Meanwhile I pose for a photograph with my sisters “Mini” asking “Which is the Mini?” 

I think it is the one on the right!

16 May I visit the RAF Museum at Cosford near Wolverhampton, for the Annual Jaguar Ex-Apprentices lunch. There were about 45 of us ranging from about 70 years of age upwards! The museum is definitely recommended as it has a large number of unique experimental aircraft as well as superb examples of the more common varieties. I distributed a number of the book marks.

18 May I assist Mike Kimberley with some Lotus event dates for a magazine article about the Lotus activities in the 1970s. It gets harder to remember all the correct dates and details as time goes by.

26 May I return from a few days with the family to find an email from ERA driver Paddins Dowling with a picture of the pair of us at Silverstone  13 April when he bought a copy of my book.  

26 May I receive a forwarded letter from Veloce sent by a past colleague. Doug Mellor was a Senior Buyer at Lotus 1982-84 and was a great help on the M90 prototype build project. He related a particularly over ambitious day,  when we thought we could visit Llanelli in Wales from Norwich and return after doing business all in one day – we couldn’t! I was delighted he said he had enjoyed my book so much. Thanks, Douglas.

27 May Delighted to meet another happy reader of my book in the Barnham Broom Bell. It's good to hear that people enjoy reading it.

31 May Amazon UK now have 8 books in stock, this is four more than on May 13. Either they have sold a lot or they are buying a lot - I hope it is selling them in vast quantities and then restocking.

Wednesday 12 June 2019

Holiday Reads – making the journey more exciting than the destination

It's June, it's raining, and that can only mean one thing ... British Summertime is almost upon us. For those outside of our little island, we hope you're equally looking forward to your summer vacation.

As a publishing house, it will be a surprise to nobody that the Velocisti love nothing more than to get stuck into a good book. So, let's think about what makes a 'good' holiday book. Over a casual conversation in the office, there was no clear author or even genre of preference. People want different things from a holiday read.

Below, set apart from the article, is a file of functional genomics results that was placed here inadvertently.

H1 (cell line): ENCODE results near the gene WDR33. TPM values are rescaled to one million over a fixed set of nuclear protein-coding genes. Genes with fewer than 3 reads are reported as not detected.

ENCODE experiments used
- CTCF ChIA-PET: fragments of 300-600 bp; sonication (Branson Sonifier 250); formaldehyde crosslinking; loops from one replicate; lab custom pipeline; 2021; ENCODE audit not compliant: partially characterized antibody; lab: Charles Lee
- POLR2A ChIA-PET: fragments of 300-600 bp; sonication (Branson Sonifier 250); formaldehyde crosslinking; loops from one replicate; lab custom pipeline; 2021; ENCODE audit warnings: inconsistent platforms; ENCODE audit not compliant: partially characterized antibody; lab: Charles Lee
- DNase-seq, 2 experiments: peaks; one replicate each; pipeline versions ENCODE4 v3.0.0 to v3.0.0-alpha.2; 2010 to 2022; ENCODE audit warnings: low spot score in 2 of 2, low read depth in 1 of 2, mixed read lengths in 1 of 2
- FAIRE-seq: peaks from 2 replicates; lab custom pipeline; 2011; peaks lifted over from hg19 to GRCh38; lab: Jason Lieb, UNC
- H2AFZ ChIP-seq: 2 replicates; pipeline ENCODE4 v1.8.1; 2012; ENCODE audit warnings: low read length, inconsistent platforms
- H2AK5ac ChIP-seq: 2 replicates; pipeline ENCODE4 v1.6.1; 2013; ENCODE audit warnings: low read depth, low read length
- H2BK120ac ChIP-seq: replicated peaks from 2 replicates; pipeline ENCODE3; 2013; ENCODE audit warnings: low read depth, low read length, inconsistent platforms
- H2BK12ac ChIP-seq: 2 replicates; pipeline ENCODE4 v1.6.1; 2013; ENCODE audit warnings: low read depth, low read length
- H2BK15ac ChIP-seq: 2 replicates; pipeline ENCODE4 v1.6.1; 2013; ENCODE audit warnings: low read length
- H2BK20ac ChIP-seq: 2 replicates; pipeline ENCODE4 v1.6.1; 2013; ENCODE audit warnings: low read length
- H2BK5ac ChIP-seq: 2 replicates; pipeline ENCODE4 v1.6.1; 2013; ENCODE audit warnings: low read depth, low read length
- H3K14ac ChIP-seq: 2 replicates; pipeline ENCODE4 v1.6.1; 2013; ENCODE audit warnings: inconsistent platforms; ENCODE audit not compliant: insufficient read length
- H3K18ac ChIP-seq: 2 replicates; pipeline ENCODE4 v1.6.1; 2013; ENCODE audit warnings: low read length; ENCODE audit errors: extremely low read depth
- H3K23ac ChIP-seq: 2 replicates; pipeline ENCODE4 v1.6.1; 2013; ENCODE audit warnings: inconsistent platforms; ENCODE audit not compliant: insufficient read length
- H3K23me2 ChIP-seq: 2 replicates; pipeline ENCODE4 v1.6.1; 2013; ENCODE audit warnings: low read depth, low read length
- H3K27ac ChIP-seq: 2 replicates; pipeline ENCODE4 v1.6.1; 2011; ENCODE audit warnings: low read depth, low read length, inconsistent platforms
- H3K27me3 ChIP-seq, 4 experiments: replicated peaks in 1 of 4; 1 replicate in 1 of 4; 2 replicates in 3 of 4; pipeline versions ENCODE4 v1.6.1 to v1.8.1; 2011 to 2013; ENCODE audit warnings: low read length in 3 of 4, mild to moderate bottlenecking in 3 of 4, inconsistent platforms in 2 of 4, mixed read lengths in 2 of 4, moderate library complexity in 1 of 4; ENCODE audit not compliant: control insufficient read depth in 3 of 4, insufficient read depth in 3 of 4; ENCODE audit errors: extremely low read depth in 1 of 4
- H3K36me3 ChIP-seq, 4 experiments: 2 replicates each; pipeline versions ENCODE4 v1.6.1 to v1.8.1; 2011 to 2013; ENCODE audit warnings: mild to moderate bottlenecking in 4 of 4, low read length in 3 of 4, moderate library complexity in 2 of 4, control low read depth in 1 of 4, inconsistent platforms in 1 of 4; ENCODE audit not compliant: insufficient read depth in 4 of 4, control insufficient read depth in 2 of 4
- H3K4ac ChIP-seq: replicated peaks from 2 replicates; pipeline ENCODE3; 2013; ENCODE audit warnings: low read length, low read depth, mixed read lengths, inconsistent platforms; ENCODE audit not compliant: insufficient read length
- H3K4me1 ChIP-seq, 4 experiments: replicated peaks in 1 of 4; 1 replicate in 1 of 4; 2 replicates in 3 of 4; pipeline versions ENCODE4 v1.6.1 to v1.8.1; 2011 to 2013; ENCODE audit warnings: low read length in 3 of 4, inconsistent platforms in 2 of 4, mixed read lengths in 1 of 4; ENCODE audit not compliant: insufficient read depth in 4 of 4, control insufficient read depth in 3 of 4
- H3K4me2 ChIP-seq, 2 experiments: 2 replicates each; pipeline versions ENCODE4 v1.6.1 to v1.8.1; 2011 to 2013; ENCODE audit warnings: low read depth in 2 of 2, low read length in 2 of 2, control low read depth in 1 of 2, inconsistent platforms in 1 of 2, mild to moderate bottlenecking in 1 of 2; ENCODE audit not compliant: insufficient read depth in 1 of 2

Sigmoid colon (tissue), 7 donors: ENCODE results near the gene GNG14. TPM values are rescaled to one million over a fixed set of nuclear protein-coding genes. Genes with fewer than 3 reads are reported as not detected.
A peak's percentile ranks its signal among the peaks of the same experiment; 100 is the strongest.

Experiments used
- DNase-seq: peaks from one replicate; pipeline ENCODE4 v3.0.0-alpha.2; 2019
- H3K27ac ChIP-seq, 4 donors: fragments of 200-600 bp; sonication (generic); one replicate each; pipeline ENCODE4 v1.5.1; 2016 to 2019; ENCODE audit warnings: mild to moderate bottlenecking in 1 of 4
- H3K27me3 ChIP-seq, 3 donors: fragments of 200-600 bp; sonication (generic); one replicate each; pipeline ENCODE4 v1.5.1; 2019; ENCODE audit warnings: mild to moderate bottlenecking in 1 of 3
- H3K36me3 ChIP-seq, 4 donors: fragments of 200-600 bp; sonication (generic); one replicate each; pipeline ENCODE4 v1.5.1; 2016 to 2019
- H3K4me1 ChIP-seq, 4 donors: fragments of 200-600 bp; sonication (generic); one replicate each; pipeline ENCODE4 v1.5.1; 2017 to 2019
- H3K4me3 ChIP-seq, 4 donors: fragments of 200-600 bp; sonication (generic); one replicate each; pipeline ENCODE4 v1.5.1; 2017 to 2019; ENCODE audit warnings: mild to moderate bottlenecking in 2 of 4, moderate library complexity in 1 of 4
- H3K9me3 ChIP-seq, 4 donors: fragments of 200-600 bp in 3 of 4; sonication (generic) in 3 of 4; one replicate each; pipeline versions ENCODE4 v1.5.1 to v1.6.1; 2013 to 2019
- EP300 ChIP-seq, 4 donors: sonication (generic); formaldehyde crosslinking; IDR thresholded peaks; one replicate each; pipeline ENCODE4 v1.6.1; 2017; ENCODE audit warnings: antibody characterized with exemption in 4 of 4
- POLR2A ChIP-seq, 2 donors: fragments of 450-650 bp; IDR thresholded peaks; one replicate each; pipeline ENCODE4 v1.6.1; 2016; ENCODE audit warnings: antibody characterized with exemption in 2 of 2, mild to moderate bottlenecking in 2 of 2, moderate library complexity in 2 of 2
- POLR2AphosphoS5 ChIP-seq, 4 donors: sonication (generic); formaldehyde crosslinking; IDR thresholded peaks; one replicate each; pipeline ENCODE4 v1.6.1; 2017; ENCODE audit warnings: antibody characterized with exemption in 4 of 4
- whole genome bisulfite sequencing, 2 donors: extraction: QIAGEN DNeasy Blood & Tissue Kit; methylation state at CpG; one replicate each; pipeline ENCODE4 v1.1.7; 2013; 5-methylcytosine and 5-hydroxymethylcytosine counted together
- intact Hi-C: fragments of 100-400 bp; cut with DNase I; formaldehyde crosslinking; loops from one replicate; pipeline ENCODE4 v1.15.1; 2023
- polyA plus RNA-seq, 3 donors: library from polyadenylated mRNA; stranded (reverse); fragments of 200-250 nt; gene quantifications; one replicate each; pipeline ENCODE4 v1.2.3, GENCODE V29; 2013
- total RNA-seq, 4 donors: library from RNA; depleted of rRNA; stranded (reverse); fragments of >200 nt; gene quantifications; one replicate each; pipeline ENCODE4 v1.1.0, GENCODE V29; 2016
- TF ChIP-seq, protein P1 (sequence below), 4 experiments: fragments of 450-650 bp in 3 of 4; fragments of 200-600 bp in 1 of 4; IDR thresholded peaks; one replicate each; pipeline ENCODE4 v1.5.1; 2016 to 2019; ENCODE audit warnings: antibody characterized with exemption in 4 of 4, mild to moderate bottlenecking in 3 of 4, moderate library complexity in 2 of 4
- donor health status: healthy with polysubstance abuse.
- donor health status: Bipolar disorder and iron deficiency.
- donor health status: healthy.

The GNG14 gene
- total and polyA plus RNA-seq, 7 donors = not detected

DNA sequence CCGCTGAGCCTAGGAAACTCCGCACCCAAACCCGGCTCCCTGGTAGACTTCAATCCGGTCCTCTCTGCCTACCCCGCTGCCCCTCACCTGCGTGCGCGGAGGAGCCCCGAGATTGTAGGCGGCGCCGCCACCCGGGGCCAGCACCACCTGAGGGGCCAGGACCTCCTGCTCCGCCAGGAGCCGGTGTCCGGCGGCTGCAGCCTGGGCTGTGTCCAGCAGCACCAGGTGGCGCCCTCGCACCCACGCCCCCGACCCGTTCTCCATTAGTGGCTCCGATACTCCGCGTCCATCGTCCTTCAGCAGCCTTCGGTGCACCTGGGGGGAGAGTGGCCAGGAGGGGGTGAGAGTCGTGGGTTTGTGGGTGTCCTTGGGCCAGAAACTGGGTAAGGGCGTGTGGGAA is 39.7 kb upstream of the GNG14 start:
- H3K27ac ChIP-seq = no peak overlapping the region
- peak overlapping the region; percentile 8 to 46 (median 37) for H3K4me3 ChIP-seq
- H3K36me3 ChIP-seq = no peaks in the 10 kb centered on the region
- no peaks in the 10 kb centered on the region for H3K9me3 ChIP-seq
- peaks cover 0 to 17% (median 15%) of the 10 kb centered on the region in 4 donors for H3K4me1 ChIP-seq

If you're looking for something to keep you occupied on journey where you're not behind the wheel (of course, we're not suggesting you read at the wheel... that'd be silly), perhaps you might want something to learn from such as DRIVEN, or you maybe a captivating story A Cat to Kill For. Comparatively, if you're a travelling snoozer -guilty!- you're looking for something at a slower pace, reflecting on the 'good old days' (why not take a look at Dairy Cows and Duck Races).

After some discussion, the Velocisti shared their latest holiday reads:

"I like to read a book set in my destination, such as A Room with a View when I visited Italy, or Captain Corelli's Mandolin when in Greece"

"The Coffin Path, a ghost story, something exciting to get lost in"

"I keep going back to a series of short stories by Richard Brautigan, starting with Revenge of the Lawn, every time I take a trip away."

For those of us who have taken a step into eBook territory, there are plenty of bargains to be had for a holiday read, and you can take as many books as you wish away with you – no worrying about baggage restrictions!

Of course, there's the confounded little boxes we keep in our pockets which are all well and good, until the network signal runs out, at which points they're rendered nothing more than an expensive paperweight. Remember the comedian who shouted into his mobile phone on the train? We acknowledge the frustration that is 'airplane mode' and that airport WiFi is patchy on a good day and extremely expensive on a bad one, and if there's no WiFi at your destination – quelle horreur!

In all seriousness, we often underestimate the effect that a good book has on the mind. Old books that smell and feel familiar, and new books that have never been opened before; they're soothing to the soul. It's great to take a book away with you because there's no rushing, no notifications, emails, pop-ups or other 'noise' and mental clutter. Books are restful and restorative.

And of course, if you don't have the time, patience or money to 'get away' this summer, what better reason to pick up a book, put the kettle on and transport your mind to far off lands for a fraction of the cost...

The Elder Statesmen of Racing

The motor industry and motor sport industry has lost a significant number of elder statesmen in this past month, and with them a huge base of knowledge, entrepreneurialism and respect. In each case, these people were present at the beginning of an era, made a difference, and in the oft overused phrase, left a legacy of cars, businesses and stories that will be repeated down the years, whenever the words Ferrari, McLaren or Jaguar are brought up.